With his rippled six-foot-three body shouldering a face marked by scars that could be teenidol stigmata, you can't quite hate Seal because he's beautiful. Maybe that's why he has always seemed to be something more than a Trevor Horn-produced pop star a tragic Shakespeare-an hero, maybe, or a soul singer, at least. He has a handsome Al Green rasp of a voice; he sounds like a gospel singer trapped in a very carnal body, and he composes with the earnest intensity of Marvin Gaye. Seal releases albums with the slow deliberation of rock royalty rather than with the cash-in haste of a newcomer to the charts. Human Being, his third album in seven years (and the first that's not titled Seal), proffers a glimpse into that much-coveted Holy Grail: the soul of a hunk.
As indicated by the album title, Seal wants us to realize he's just one of us. Copping the bass groove from Marianne Faithfull's "Broken English," "Human Beings" has an almost psychedelic funkiness which shows that Seal has moved well beyond his house-music days to a sort of acousto-techno plain where guitars, dance beats and strings peacefully coexist. This is a serious, moody album wherein Seal yearns for deliverance and finds it as often in earthly love as in the spiritual. And yet, as these songs lose their steam in favor of smoothness and one quiet-storm ballad merges into the next, you have to wonder: Would we like Seal as much if he looked like Michael Bolton? (RS 801)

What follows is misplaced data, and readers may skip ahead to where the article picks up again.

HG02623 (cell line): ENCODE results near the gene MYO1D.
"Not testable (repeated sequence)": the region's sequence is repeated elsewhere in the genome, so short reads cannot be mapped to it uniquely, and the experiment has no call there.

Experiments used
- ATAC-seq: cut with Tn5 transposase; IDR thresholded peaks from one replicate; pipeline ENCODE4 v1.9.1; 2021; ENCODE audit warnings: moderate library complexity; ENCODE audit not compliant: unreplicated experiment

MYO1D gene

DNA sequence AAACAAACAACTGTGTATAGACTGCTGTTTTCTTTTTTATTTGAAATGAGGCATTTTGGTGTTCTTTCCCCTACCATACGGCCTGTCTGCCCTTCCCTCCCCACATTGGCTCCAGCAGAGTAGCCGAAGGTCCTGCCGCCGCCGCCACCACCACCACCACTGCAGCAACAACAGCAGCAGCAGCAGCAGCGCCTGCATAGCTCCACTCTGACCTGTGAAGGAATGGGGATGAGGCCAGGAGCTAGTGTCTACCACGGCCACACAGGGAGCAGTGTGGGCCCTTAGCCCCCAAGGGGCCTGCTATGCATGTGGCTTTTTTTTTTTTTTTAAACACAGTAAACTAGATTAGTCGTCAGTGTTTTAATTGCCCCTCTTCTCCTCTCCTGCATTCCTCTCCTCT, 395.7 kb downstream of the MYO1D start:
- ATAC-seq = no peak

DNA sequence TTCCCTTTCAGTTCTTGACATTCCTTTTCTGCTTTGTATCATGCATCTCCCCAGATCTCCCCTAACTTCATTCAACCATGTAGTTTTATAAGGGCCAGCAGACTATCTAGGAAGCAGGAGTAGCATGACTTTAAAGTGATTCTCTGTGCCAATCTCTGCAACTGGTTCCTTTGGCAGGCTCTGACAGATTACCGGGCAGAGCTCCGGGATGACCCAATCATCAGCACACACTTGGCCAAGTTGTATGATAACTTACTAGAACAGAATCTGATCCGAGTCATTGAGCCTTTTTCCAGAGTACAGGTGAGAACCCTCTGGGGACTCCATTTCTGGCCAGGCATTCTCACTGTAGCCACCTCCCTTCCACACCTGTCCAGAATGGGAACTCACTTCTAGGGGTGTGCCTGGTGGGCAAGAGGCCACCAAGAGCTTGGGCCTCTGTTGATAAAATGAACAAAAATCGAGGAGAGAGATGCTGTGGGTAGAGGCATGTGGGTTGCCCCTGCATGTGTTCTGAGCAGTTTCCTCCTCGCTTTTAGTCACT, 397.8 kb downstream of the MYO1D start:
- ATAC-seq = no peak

(Posted: Nov 17, 1998)
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Its been 7 years since this came out in 1998. This is still an amazing ablum. Seal really reaches back down in his darkest self to explore his inner truths, may they be dark or light. This is my most loved Seal album. The music production is always something different with every listen. Try to for yourself. This one will not dissappoint. Cheers!
Sep 3, 2007 16:13:13
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